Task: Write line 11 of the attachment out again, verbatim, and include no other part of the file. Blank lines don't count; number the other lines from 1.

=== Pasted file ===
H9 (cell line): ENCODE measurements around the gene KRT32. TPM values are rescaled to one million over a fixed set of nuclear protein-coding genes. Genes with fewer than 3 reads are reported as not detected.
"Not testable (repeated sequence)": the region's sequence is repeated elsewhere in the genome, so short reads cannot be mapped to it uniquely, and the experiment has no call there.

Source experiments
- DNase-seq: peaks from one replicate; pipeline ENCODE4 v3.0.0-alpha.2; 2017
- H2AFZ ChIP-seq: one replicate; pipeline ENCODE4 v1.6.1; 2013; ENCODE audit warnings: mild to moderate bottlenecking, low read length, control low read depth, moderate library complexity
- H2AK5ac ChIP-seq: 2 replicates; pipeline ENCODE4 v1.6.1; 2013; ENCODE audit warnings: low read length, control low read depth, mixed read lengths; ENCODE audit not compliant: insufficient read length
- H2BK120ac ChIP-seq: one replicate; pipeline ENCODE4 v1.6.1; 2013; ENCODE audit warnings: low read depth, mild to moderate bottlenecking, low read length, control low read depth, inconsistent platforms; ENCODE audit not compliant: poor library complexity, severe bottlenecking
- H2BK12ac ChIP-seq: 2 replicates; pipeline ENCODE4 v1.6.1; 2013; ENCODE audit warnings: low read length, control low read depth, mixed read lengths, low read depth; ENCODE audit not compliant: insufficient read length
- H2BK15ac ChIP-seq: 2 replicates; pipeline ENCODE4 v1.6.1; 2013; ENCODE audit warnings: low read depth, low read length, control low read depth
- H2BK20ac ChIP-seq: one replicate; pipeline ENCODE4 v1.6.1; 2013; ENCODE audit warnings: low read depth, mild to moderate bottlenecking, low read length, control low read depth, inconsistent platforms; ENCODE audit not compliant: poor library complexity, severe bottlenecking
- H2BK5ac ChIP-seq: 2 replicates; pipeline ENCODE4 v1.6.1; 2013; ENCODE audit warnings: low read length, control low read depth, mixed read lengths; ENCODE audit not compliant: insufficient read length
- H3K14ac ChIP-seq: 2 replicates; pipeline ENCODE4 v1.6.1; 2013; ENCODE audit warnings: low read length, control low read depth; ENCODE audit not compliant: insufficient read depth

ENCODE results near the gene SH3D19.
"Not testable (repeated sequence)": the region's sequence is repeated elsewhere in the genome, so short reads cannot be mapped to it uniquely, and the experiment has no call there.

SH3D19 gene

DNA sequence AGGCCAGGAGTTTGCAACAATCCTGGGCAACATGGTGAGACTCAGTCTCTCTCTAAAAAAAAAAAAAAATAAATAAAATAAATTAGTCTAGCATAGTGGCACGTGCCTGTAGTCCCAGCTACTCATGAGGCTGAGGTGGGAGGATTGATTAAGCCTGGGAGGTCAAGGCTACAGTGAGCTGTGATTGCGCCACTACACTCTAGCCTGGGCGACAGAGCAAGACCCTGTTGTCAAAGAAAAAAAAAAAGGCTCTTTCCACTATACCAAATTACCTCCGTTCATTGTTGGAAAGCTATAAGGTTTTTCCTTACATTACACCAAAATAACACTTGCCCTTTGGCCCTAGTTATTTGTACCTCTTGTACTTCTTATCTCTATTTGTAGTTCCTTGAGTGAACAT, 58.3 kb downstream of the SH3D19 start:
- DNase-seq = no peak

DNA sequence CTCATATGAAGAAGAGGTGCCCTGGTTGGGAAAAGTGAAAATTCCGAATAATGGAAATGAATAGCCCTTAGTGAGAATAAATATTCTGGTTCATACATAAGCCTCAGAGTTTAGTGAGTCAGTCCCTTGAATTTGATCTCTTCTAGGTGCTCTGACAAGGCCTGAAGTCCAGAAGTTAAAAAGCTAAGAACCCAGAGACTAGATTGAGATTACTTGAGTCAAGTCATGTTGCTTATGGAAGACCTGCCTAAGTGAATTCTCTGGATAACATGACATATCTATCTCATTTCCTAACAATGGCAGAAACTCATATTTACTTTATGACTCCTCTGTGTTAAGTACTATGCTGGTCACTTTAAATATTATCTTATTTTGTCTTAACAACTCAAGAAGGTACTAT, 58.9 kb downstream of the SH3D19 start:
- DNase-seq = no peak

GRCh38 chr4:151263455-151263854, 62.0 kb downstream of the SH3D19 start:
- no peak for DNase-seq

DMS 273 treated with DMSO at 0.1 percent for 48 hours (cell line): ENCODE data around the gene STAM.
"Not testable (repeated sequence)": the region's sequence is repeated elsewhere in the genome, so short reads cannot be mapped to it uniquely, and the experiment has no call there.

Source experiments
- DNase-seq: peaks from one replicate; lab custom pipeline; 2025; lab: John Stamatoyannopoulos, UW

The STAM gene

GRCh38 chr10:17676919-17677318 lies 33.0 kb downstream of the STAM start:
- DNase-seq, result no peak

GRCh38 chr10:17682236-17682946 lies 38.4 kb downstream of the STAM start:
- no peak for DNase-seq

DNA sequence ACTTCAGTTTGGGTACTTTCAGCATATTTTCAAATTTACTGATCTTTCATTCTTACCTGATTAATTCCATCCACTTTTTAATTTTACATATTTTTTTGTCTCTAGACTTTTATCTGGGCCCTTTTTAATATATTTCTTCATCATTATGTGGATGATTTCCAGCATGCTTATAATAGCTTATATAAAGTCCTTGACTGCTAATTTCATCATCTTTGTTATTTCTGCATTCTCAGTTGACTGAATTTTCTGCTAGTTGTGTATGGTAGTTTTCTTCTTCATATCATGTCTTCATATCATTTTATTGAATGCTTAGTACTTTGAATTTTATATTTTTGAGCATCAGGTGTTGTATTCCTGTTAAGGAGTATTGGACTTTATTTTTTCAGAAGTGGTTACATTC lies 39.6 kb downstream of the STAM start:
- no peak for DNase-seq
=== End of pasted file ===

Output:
- H2BK5ac ChIP-seq: 2 replicates; pipeline ENCODE4 v1.6.1; 2013; ENCODE audit warnings: low read length, control low read depth, mixed read lengths; ENCODE audit not compliant: insufficient read length